Initially after reporting an insurance claim for a Fire Loss in Florida it is important to not sign any release or other documents without consulting a professional. We also strongly recommend that you take the opportunity to speak with someone prior to providing a recorded statement.   Although your assigned adjuster or third party adjuster may be friendly and approachable, don’t forget that your insurance company will tightly construe the terms, conditions and exclusions in your policy when making a determination regarding coverage.  (more…)

Continue Reading

Florida Property Insurance Law Basics for Homeowners and Building Owners

General Considerations common to most Florida Homeowners Insurance Policies :

In Florida, the policy of insurance covering your home or commercial building is a contract, even though the terms and conditions are not really bargained for.  This type of contract, where the drafter provides it to the insured on a take it or leave it basis is known as a contract of adhesion.  Importantly, what that means is that under Florida law, an ambiguous term in your insurance policy will be construed in the manner favoring you, the insured, in order to afford coverage.  This is important for a myriad of different types of cases that will ultimately turn on the interpretation of undefined, ambiguous terms in your policy. (more…)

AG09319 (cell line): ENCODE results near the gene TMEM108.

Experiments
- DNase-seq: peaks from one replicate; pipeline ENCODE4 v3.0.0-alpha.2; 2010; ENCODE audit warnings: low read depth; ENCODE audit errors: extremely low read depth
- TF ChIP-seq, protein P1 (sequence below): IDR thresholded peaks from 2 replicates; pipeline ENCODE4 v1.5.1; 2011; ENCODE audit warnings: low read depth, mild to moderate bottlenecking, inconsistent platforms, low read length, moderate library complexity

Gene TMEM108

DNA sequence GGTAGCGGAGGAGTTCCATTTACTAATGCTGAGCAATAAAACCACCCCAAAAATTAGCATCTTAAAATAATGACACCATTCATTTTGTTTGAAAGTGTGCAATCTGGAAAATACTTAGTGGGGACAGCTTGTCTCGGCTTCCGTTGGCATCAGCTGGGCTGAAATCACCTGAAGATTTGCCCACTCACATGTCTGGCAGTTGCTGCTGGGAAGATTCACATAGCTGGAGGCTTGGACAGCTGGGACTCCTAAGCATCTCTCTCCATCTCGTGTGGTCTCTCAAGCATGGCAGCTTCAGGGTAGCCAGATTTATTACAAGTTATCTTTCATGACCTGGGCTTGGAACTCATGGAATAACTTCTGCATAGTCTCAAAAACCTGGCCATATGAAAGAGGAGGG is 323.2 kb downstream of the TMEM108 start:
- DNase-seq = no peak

Continue Reading

Probate and Estate Planning Considerations for the Different forms of Real Property Title Available in Florida

Florida law allows owners of property to hold title to real property in various ways.  Each type of ownership has varying characteristics that impact succession and rights to Florida Property.  When deciding how to hold title consider asset protection, taxation and succession.

Fee Simple/ Sole Ownership:

Holding title in an individual’s name only.  You can sell, gift or devise in your estate plan through a will or other estate planning mechanism. (more…)

Continue Reading

Power of Attorney Litigation in Florida: An Overview

Dealing with probate litigation and administration, we frequently observe how poor estate planning and/or unscrupulous family members destroy the intentions of a decedent and ultimately cause fall out among the remaining family members.  One tool we commonly see abused in Florida is the power of attorney document.  This article is meant to provide a brief overview of the power of attorney document and the statutory mechanisms by which an injured beneficiary or estate may bring a cause of action to recover from unlawful deeds.  (more…)